Igor Ishchenko, CEO of SEZ Technopolis Moscow: "Abandoned industrial zones will become the growth zones”

A lot has been said about Moscow's new industrial policy for several years: industrial clusters are being created, packages of benefits for business are being developed, but ultimately all these innovations should affect the lives of ordinary citizens. Igor Ishchenko, the General Director of the Special Economic Zone Technopolis Moscow, told Interfax about what the new industrial policy of the city "threatens" Muscovites.

– Mr. Ishchenko, how is the updated industrial policy of Moscow expressed in practice?

– The new industrial policy of Moscow is, in fact, a comprehensive program to attract high-tech and environmentally friendly industries to the capital. To date, the participation of residents of technoparks and SEZs in the GRP of the city is less than 1%, while for any growing economy even 10% is the minimum acceptable indicator. In Moscow, about 15 thousand hectares of undeveloped or abandoned industrial zones can become industrial parks. The new industrial policy should focus on the integration of a huge number of private owners of industrial territories into the zone of consistent and systematic work on redevelopment. Then in the future in 20 years we will reach the same 10%.

The restructuring of industrial zones will create areas that will be built around jobs. But this means a ghetto with high levels of emissions into the air, and comfortable areas with well-developed infrastructure. For example, Zelenograd was originally built as a scientific city. And now the development of the city is closely connected with the development of a special economic zone.

– And how the residents of such an area around the industrial Park should understand that the production facilities included in it will not literally poison their lives: they will 

– Mass media as well. The Moscow government adheres to the position of maximum information openness. We have closed production facilities working for the defence industry at the printing house, but the vast majority of residents is ready for publicity and work closely with the press.

Moreover, we regularly hold Open Days, when any guest can come on a tour and see with their own eyes what is happening in modern high-tech industries. Every time hundreds of people get acquainted with different companies, residents of technoparks and SEZs.

It is also an opportunity for schoolchildren and students to look closely at the profession of the future and make a choice. Previously, enterprises did not open their doors to visitors and residents had no idea what professions exist in the industry. Now the policy of openness allows determining the professional future earlier.

– So can we say that the development of industry will push the educational processes?

- Certainly. We are already seeing this. Each year, specialized educational institutions in Moscow produce about 100 thousand young professionals who are not personnel for themselves. Therefore, educational programs are created in the SEZ, which are often conducted by representatives of real business. In total, we will train about 500 personnel per year for the industry.

With talented students and schoolchildren, deferred employment contracts are concluded. Education should be tailored to the needs of existing employers in the market. The "crust" of a University or College in itself does not solve anything – you need applicable knowledge and skills, and they can be obtained only in cooperation with business.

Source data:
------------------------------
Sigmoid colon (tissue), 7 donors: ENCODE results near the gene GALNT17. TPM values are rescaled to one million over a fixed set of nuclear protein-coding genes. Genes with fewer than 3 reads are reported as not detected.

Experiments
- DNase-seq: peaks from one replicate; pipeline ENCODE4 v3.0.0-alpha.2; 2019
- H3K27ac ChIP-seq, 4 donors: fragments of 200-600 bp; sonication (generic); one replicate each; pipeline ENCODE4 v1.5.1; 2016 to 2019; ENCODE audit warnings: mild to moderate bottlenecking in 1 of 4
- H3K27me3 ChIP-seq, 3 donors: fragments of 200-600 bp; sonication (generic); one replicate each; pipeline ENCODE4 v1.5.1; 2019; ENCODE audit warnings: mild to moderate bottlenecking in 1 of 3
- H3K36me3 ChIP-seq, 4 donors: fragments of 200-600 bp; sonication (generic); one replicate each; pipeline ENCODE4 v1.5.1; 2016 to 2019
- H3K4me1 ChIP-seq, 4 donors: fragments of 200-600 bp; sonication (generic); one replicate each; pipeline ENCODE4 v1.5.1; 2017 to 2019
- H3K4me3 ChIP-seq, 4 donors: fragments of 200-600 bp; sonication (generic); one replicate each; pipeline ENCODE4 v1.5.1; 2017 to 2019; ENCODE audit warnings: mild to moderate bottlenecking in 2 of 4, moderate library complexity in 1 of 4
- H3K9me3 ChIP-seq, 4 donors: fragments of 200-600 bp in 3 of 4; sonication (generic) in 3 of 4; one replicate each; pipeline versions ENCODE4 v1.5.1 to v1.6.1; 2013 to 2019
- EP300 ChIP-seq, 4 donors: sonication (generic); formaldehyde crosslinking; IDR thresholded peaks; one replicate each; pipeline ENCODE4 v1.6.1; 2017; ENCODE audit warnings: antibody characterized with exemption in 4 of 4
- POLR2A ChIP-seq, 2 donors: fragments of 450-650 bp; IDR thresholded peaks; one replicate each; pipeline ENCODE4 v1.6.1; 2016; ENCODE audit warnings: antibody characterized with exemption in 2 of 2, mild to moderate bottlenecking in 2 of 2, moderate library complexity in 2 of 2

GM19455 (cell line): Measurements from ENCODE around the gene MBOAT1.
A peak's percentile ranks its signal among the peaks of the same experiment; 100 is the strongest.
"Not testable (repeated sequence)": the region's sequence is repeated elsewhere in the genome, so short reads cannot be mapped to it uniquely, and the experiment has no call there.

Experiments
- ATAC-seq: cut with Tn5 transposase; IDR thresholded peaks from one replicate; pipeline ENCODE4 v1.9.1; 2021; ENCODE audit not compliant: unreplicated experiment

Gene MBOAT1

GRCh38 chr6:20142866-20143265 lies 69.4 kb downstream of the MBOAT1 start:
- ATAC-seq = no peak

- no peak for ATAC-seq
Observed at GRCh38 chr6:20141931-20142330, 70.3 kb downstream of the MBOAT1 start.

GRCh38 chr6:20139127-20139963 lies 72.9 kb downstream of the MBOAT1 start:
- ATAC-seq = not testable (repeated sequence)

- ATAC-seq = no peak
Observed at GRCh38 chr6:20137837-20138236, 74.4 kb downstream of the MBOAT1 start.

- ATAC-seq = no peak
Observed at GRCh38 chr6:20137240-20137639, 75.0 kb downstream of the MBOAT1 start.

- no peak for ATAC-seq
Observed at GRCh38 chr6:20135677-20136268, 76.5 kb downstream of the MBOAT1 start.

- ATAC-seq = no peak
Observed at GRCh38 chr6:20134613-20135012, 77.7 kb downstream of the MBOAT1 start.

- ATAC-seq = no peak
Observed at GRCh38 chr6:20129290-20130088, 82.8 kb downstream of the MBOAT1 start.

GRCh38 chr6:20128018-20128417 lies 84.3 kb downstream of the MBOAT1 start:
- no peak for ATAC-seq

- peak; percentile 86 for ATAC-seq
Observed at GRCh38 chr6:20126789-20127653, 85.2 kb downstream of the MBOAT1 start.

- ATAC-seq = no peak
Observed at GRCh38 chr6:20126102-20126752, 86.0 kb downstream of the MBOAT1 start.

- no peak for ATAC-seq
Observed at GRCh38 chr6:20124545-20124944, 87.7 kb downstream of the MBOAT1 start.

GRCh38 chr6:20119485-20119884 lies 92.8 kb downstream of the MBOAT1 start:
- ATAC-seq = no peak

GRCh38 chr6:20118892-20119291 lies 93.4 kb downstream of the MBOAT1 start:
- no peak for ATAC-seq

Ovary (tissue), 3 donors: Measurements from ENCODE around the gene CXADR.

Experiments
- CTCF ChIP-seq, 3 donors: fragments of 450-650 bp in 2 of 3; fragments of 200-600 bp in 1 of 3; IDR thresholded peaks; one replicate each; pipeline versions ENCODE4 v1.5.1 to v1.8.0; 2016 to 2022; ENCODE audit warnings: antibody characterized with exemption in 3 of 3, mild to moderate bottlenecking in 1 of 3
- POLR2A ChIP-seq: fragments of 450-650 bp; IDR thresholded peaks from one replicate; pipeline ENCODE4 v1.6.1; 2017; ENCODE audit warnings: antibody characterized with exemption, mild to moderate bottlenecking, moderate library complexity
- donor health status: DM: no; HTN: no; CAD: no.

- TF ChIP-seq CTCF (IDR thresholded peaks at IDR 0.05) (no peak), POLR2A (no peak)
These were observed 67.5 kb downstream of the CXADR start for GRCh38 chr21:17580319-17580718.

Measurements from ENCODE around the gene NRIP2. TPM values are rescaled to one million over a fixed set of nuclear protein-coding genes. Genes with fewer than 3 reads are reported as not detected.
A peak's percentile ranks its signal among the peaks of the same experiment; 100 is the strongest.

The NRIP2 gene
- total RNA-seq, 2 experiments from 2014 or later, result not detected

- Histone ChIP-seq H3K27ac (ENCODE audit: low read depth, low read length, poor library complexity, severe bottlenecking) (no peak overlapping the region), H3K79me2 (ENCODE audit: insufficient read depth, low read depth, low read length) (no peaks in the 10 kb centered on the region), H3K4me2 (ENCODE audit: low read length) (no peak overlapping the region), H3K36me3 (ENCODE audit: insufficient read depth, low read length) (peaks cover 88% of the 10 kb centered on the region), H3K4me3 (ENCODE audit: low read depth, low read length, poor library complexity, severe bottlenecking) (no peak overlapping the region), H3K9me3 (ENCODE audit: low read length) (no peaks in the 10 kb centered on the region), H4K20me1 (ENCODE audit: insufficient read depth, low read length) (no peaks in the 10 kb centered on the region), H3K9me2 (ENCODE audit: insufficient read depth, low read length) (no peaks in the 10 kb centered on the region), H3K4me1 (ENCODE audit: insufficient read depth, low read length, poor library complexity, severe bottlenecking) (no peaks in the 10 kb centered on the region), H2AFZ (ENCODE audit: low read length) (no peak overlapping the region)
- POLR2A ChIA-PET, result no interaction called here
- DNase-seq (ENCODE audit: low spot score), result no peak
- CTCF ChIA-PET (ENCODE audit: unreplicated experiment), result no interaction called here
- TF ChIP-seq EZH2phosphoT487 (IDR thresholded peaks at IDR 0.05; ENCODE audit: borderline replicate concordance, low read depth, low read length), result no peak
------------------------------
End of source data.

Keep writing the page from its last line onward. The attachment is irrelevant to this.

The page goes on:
– Mr. Ishchenko, let's be honest: workers are  more in need than lawyers and managers, but parents often set up children for higher education.

– Yes, we are waiting for a change of thinking. Today higher education is a kind of social fetish. It is believed that only a University diploma can provide a decent future. But if you look at the trends of the labor market, you can see that a strong professional who knows how to work not only with his head but also with his hands, earns more than the average Manager. The development of industry once again raises the prestige of working professions.

– If you look at two or three decades ahead, what other unexpected changes will the current industrial policy of the capital bring to Muscovites?

– The transition to the European attitude to real estate is not yet obvious. Previously, the urban policy was as follows: built a sleeping area with minimal infrastructure for life - kindergarten, school, hospital, maybe a culture house and a couple of shops. Now this concept is dying. The city is growing, the number of residents is increasing, and the daily migration from home to work creates the famous Moscow traffic jams.

The urban concept is slowly changing. In the area you need to immediately build production, that is, to create jobs. On the other hand, we see that the personnel market is also changing. To take place professionally, you need to constantly learn, learn new skills and change areas of activity.

This also changes the attitude to property. That is, it makes no sense to buy a house in the energy sector, if you understand that in a couple of years you will change the vector of professional interests. If now rented housing is considered to be the lot of young people who have not yet reached financial stability, in the near future rented housing will no longer be considered a temporary solution, because mobility and time saved on the way to work will be an indicator of success. Perhaps the property will be relevant more for freelancers who are not tied to the office.